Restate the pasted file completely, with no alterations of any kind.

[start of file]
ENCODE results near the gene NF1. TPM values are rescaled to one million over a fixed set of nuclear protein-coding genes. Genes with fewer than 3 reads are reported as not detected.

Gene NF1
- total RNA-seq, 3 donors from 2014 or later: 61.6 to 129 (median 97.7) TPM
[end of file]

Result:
ENCODE results near the gene NF1. TPM values are rescaled to one million over a fixed set of nuclear protein-coding genes. Genes with fewer than 3 reads are reported as not detected.

Gene NF1
- total RNA-seq, 3 donors from 2014 or later: 61.6 to 129 (median 97.7) TPM